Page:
7 ## ## part^4 1.765 --- 1.337 1.320 0.19 ## ## Signif . codes: 0 '***' 0.001 '**' 0.01 '*' 0.05 '.' 0.1 ' ' 1
Make a bar chart of the results from this study: a. X axis labels and group labels b. Y axis label c. Y axis length â€" the scale runs 0-100. You can add coord_cartesian(ylim = c(0,100)) to control y axis length to your graph. d. Error bars e. Ordering of groups: Use the factor command to put groups into the appropriate order. You use the factor command to reorder the levels by only using the levels command and putting them in the order you want. Remember, the levels have to be spelled correctly or it will delete them. ##bar chart library (ggplot2) cleanup = theme ( panel.grid.major = element_blank (), panel.grid.minor = element_blank (), panel.background = element_blank (), axis.line.x = element_line ( color = "black" ), axis.line.y = element_line ( color = "black" ), legend.key = element_rect ( fill = "white" ), text = element_text ( size = 15 )) bargraph = ggplot (noout, aes (participant_type, competence)) bargraph + cleanup + stat_summary ( fun.y = mean, geom = "bar" , fill = "white" , color = "black" ) + stat_summary ( fun.data = mean_cl_normal, geom = "errorbar" , position = "dodge" , width = . 2 ) + xlab ( "Level of Study of Participant" ) + ylab ( "Average Competence Rating" ) + coord_cartesian ( ylim = c ( 0 , 100 )) + scale_x_discrete ( labels = c ( "Novice" , "Intermediate" , "Advanced" , "Post- Graduate" , "Experienced" )) ## Residual standard error: 5.98 on 95 degrees of freedom ## Multiple R-squared: 0.8763, Adjusted R- squared: 0.8711 ## F-statistic: 168.3 on 4 and 95 DF, p-value: < 0.00000000000000022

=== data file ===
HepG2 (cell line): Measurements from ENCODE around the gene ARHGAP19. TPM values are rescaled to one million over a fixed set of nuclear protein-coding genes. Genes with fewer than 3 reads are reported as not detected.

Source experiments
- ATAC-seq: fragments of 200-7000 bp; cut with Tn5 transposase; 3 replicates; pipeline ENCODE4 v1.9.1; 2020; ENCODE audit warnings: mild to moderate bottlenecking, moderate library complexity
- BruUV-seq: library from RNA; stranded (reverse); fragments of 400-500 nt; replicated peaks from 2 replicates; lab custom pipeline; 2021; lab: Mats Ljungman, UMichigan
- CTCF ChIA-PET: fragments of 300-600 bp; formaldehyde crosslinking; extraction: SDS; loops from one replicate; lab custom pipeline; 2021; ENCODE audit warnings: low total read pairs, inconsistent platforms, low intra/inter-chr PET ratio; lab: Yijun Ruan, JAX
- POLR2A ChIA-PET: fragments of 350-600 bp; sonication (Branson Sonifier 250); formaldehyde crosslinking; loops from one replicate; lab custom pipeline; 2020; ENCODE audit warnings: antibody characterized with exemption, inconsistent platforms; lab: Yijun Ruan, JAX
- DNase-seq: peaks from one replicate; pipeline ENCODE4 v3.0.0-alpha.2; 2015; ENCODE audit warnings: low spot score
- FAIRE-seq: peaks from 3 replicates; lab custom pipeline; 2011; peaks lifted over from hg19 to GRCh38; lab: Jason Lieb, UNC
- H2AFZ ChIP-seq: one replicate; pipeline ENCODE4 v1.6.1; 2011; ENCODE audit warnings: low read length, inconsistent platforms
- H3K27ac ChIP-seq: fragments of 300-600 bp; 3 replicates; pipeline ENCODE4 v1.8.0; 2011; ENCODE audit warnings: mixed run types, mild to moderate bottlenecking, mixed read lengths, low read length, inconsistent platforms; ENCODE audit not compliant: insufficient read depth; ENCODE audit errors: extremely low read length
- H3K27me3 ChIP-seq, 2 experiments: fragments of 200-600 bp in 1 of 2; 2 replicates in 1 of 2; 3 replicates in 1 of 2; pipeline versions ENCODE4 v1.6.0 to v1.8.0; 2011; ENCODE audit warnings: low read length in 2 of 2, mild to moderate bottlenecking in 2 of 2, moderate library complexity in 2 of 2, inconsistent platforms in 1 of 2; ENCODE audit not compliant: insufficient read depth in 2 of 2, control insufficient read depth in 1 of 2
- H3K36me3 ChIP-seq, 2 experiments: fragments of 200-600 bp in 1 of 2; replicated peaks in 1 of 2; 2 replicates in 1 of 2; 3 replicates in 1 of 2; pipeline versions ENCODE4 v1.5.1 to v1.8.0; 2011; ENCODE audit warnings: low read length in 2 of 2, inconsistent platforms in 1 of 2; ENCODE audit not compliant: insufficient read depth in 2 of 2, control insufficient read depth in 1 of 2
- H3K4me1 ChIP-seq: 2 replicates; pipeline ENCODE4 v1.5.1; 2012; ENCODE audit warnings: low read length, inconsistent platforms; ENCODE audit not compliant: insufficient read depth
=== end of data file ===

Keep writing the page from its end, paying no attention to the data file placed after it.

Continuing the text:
Write up a results section outlining the results from this study. Use two decimal places for statistics (except when relevant for p-values). Be sure to include the following: a. A reference to the figure you created (the bar chart)- this reference allows you to not have to list every single mean and standard deviation. b. Very brief description of study and variables. c. The omnibus test value and if it was significant. d. The two post hoc comparisons listed above describing what happened in the study and their relevant statistics. You would only list the post hoc correction values. e. Effect sizes for all statistics. Five different types of data scientists (novice, intermediate, and advanced university students, postgraduate trainees, and experienced) were examined for the competence levels on data science knowledge. A between-subjects, one-way ANOVA was used to examine the differences in competence for these five types of data scientist, and significant differences in competence were found, F(4, 95) = 168.30, p < .001, eta^2 = .88 (using a Welch correction for homogeneity problems, F(4, 44.38) = 507.48, p < .001, eta^2 = .88). Using an independent t-test with a Bonferroni correction, advanced students were not significantly different than post graduate students, p = 1.00, ds = 0.58. However, intermediate students were significantly lower than experienced data scientists in their competence levels, p = .04, ds = 0.70. Means and confidence intervals are included in Figure 1 (the bar chart).